Big game hunting and the nature of the beast

Big game hunting, in this case trophy hunting, is big business in the US, Canada, New Zealand and Africa. In South Africa it has turned into a touristic enterprise where people pay large amounts of money for a safari holiday. The vacation price includes lodging, transport and food – there being additional costs for hunting. People in there thousands flock to South Africa annually for the sport.

Turkey Hunting at The Hayhook Ranch

The actions of celebrities have recently brought the practice under scrutiny. Last month American TV presenter Melissa Bachman tweeted a picture of herself holding a gun and smiling next to a dead male lion. Her tweet says: ‘An incredible day hunting in South Africa! Stalked inside 60-yards on this beautiful male lion…What a hunt!’ Bachman added the photo to her ‘Africa 2013’ album on Facebook. This has caused a massive outcry among wildlife groups and the public. A petition to stop her from returning to South Africa has now been signed by nearly 30,000 people. Her official website displays pictures of her posing beside many dead animals such as alligators, moose and bears. Big game hunting is hardly a new sport; it seems though that the cruelties of celebrity figures, like Bachman, are the means by which the practice is brought to the public’s chief attention.

Two big game American hunters, Mindy Arthurs and Olivia Nalos Opre, have come to the defence of Buchman. ‘People think you’re just killing stuff, but if you don’t manage a herd then the whole of the herd will die’ said Mindy Arthurs. Contrary to this overused defence for the archaic pastime, hunting has little to do with conservation and especially population control.

Trophy hunting with free roaming animals is detrimental to conservation. Hunters want to kill the biggest and strongest animal, usually so to have the best photo, largest head to over their fireplace, and best skin to cover their floor. By killing off the strongest it goes against the natural culling process, and also weakens the gene pool. Elephant poaching is believed to have increased the number of tusk-less animals in Africa. Nature magazine reports ‘the effect on…[animals’]…genetics is probably deeper’ and more substantial than that of which we are already aware. Also, quick kills are rare, with many animals subjected to long and painful deaths when hunters severely injure and fail to kill. Hunting also causes disruption to migration and hibernation, feeding and breeding patterns, while also destroying family structures. Equally, the gun fire causes immense stress to the herd.

Another type of trophy hunting is called canned hunting. Here animals are specially bred and raised to satisfy the demand of trophy hunters. Lions are particularly subjected to this practice. At the average age of 24 months the lions, in this case, are released into enclosures around 100 acres, a very small area compared to their natural territory area of 10,000-50,000 acres. They are then quickly shot down by hunters. To ensure the lions are semi-tame, they are often removed from their mothers a few days after birth. This also induces another oestrus cycle in the lioness, making her more likely to quickly reproduce. Female cubs are often culled as they are not worth as much as the males. It is estimated that 1,000 lions are killed on canned hunts each year in South Africa, many of them by American tourists. South Africa is the centre of the canned hunting industry, where every kill costs about £37,000, the price including the skinning, treating of the hide, and exporting licence.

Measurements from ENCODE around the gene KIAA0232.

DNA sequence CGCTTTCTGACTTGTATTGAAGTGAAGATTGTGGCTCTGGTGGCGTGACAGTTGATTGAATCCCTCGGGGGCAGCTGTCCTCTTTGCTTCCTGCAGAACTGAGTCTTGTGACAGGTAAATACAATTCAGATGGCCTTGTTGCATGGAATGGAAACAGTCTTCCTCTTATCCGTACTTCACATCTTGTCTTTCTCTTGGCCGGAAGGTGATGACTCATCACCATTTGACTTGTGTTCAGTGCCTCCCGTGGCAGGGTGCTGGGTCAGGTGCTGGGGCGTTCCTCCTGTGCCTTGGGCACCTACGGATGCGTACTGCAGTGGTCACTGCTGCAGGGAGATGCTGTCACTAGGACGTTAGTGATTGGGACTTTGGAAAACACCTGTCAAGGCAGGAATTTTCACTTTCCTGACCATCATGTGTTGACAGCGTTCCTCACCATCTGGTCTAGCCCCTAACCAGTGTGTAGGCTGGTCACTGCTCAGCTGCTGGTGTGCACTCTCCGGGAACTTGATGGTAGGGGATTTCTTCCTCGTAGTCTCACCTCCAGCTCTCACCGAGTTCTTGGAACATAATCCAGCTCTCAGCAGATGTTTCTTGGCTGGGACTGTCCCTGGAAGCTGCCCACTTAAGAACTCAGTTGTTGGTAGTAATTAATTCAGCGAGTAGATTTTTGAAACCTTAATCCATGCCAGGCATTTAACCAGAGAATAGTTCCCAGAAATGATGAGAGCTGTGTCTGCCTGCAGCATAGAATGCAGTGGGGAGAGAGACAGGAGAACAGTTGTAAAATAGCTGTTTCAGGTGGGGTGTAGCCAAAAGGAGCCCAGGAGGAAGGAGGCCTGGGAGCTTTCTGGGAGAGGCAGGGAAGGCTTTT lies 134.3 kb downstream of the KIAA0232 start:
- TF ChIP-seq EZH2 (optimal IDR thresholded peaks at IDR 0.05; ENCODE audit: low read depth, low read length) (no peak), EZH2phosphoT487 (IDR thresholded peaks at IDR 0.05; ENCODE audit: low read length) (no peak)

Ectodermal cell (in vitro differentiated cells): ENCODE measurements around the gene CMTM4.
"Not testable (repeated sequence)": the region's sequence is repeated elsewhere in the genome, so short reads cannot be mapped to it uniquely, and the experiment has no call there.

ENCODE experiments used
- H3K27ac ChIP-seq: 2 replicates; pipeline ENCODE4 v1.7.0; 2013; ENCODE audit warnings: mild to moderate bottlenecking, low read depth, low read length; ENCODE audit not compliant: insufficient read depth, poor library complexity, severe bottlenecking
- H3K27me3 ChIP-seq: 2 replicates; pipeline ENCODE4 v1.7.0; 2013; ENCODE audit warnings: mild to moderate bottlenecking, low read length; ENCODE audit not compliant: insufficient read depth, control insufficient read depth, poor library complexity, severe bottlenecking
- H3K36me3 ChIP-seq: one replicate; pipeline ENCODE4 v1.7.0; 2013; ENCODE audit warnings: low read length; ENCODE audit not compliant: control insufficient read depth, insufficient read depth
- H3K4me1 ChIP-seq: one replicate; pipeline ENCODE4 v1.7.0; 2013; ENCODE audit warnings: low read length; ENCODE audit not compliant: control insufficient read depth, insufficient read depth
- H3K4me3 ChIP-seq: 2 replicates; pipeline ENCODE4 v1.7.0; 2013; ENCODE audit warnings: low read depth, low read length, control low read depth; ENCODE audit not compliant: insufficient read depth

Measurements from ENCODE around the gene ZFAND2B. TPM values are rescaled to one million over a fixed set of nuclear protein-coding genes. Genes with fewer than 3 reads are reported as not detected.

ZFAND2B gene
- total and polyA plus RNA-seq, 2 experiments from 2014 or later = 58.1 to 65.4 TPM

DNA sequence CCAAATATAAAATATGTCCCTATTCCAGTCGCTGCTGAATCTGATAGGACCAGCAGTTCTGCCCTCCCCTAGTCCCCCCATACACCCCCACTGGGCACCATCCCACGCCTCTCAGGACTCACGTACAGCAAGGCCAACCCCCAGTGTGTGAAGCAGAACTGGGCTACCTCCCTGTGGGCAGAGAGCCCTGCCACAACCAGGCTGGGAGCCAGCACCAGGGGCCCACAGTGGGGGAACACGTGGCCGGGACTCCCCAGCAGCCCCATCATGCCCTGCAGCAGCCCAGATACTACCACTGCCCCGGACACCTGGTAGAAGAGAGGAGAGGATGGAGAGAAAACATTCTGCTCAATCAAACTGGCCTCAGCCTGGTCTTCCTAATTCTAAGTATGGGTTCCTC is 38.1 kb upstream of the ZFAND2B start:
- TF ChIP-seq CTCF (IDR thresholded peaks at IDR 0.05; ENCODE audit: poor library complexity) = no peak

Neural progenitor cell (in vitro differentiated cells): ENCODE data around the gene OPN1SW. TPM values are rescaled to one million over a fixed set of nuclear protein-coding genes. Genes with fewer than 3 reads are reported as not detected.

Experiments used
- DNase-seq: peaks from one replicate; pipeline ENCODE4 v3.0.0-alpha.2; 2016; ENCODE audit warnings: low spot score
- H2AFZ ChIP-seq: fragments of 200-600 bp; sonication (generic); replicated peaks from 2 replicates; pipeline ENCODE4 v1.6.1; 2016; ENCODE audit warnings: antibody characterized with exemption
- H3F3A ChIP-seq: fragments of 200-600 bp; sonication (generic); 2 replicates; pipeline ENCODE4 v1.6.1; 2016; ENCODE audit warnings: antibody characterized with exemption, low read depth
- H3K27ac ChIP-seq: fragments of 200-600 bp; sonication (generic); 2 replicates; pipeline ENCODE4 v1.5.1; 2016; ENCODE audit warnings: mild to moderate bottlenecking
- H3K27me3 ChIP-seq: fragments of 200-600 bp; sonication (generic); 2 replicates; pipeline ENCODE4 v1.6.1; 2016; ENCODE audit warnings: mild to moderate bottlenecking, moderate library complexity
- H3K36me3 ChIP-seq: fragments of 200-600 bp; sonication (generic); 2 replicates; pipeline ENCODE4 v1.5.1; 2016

"South Africa is the centre of the canned hunting industry, where every kill costs about £37,000, the price including the skinning, treating of the hide, and exporting licence"

“South Africa is the centre of the canned hunting industry, where every kill costs about £37,000, the price including the skinning, treating of the hide, and exporting licence”

It would seem that the best thing to do would be to banish the sport all-together. But sadly this would have a devastating effect. Botswanana has decided to ban hunting wild game for sport from January 2014, but this decision could be disastrous. Hunting was banned in Kenya in the late 1970s, and since then the State has lost 85% of its wildlife. Kenya continues to have a huge game poaching problem, to the extent that some of their species face total extinction. Also, there is corruption in the reservation and national park industries, where officials allow poachers access to supplement their income.

Financially big game hunting is inefficient when taking into account the land used and its contribution to the GDP. In 1960 there were only 3 game farms in South Africa with 500,000 animals. Now, with the law which permits private ownership of game and commercialisation there are: 10,000 game farms with around 20 million animals. A new IUCN report reveals that in the 11 main big game hunting countries, the hunting parks cover 14.9% of national territory, but only contribute 0.06% to the GDP.

The dynamics of the industry are complex. Hunting does provide £385 million to the South African economy according to Environmental Affairs minister Edna Molewa. In light of this, if changes are made, they need to be made gradually.

Sylvia Masebo

Sylvia Masebo

Tourists though do come to Africa to see living animals. Zambia outlawed all hunting of lions and leopards from January 2013. The country’s Tourism and Arts Minister, Sylvia Masebo, commenting: ‘Tourists come to Zambia to see the lion, and if we lose the lion we will be killing our tourism industry’.Our actions define us, and George Bernard Shaw wrote: ‘when a man wants to murder a tiger he calls it sport; when a tiger wants to murder him he calls it ferocity’. Tourism is a necessity for the survival of these animals; however, the nature of the industry and its efficiency can be changed.

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